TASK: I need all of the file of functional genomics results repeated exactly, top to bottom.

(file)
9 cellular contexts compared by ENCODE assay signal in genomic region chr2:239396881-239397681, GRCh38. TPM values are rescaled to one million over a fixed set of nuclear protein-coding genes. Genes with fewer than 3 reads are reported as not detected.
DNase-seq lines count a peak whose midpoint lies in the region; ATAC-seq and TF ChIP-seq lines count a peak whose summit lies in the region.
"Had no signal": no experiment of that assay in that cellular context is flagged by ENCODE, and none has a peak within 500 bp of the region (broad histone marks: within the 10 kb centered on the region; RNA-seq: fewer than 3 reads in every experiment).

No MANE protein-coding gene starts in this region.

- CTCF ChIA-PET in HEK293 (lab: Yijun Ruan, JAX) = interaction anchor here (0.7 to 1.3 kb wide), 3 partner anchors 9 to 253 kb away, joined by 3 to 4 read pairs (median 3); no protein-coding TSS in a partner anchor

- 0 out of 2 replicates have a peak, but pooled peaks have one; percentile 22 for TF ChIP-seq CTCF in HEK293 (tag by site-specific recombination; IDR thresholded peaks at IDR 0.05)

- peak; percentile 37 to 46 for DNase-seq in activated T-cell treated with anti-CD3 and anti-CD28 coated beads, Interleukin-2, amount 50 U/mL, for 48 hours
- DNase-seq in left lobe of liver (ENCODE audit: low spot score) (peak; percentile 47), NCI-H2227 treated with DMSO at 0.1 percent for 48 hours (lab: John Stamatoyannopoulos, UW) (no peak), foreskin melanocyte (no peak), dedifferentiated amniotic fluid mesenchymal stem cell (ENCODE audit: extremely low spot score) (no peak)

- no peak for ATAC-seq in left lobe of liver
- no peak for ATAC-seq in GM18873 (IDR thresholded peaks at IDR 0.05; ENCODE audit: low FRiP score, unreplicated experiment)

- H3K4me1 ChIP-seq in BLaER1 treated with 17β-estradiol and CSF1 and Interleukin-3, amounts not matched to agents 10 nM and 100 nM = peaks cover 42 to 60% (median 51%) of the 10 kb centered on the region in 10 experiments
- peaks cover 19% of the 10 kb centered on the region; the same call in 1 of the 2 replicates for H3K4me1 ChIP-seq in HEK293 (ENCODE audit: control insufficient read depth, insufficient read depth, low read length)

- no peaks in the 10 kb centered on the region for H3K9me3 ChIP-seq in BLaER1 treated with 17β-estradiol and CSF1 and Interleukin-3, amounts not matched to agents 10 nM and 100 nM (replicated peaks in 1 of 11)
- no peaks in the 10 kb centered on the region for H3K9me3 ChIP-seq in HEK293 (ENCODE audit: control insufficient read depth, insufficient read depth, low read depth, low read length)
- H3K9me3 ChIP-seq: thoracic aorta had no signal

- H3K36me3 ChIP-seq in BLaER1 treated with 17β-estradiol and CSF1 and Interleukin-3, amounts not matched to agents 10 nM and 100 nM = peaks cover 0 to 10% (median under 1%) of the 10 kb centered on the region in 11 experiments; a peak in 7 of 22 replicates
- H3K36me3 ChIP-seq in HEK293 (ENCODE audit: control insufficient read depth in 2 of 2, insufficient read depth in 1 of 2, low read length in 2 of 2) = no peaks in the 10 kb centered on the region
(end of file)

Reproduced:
9 cellular contexts compared by ENCODE assay signal in genomic region chr2:239396881-239397681, GRCh38. TPM values are rescaled to one million over a fixed set of nuclear protein-coding genes. Genes with fewer than 3 reads are reported as not detected.
DNase-seq lines count a peak whose midpoint lies in the region; ATAC-seq and TF ChIP-seq lines count a peak whose summit lies in the region.
"Had no signal": no experiment of that assay in that cellular context is flagged by ENCODE, and none has a peak within 500 bp of the region (broad histone marks: within the 10 kb centered on the region; RNA-seq: fewer than 3 reads in every experiment).

No MANE protein-coding gene starts in this region.

- CTCF ChIA-PET in HEK293 (lab: Yijun Ruan, JAX) = interaction anchor here (0.7 to 1.3 kb wide), 3 partner anchors 9 to 253 kb away, joined by 3 to 4 read pairs (median 3); no protein-coding TSS in a partner anchor

- 0 out of 2 replicates have a peak, but pooled peaks have one; percentile 22 for TF ChIP-seq CTCF in HEK293 (tag by site-specific recombination; IDR thresholded peaks at IDR 0.05)

- peak; percentile 37 to 46 for DNase-seq in activated T-cell treated with anti-CD3 and anti-CD28 coated beads, Interleukin-2, amount 50 U/mL, for 48 hours
- DNase-seq in left lobe of liver (ENCODE audit: low spot score) (peak; percentile 47), NCI-H2227 treated with DMSO at 0.1 percent for 48 hours (lab: John Stamatoyannopoulos, UW) (no peak), foreskin melanocyte (no peak), dedifferentiated amniotic fluid mesenchymal stem cell (ENCODE audit: extremely low spot score) (no peak)

- no peak for ATAC-seq in left lobe of liver
- no peak for ATAC-seq in GM18873 (IDR thresholded peaks at IDR 0.05; ENCODE audit: low FRiP score, unreplicated experiment)

- H3K4me1 ChIP-seq in BLaER1 treated with 17β-estradiol and CSF1 and Interleukin-3, amounts not matched to agents 10 nM and 100 nM = peaks cover 42 to 60% (median 51%) of the 10 kb centered on the region in 10 experiments
- peaks cover 19% of the 10 kb centered on the region; the same call in 1 of the 2 replicates for H3K4me1 ChIP-seq in HEK293 (ENCODE audit: control insufficient read depth, insufficient read depth, low read length)

- no peaks in the 10 kb centered on the region for H3K9me3 ChIP-seq in BLaER1 treated with 17β-estradiol and CSF1 and Interleukin-3, amounts not matched to agents 10 nM and 100 nM (replicated peaks in 1 of 11)
- no peaks in the 10 kb centered on the region for H3K9me3 ChIP-seq in HEK293 (ENCODE audit: control insufficient read depth, insufficient read depth, low read depth, low read length)
- H3K9me3 ChIP-seq: thoracic aorta had no signal

- H3K36me3 ChIP-seq in BLaER1 treated with 17β-estradiol and CSF1 and Interleukin-3, amounts not matched to agents 10 nM and 100 nM = peaks cover 0 to 10% (median under 1%) of the 10 kb centered on the region in 11 experiments; a peak in 7 of 22 replicates
- H3K36me3 ChIP-seq in HEK293 (ENCODE audit: control insufficient read depth in 2 of 2, insufficient read depth in 1 of 2, low read length in 2 of 2) = no peaks in the 10 kb centered on the region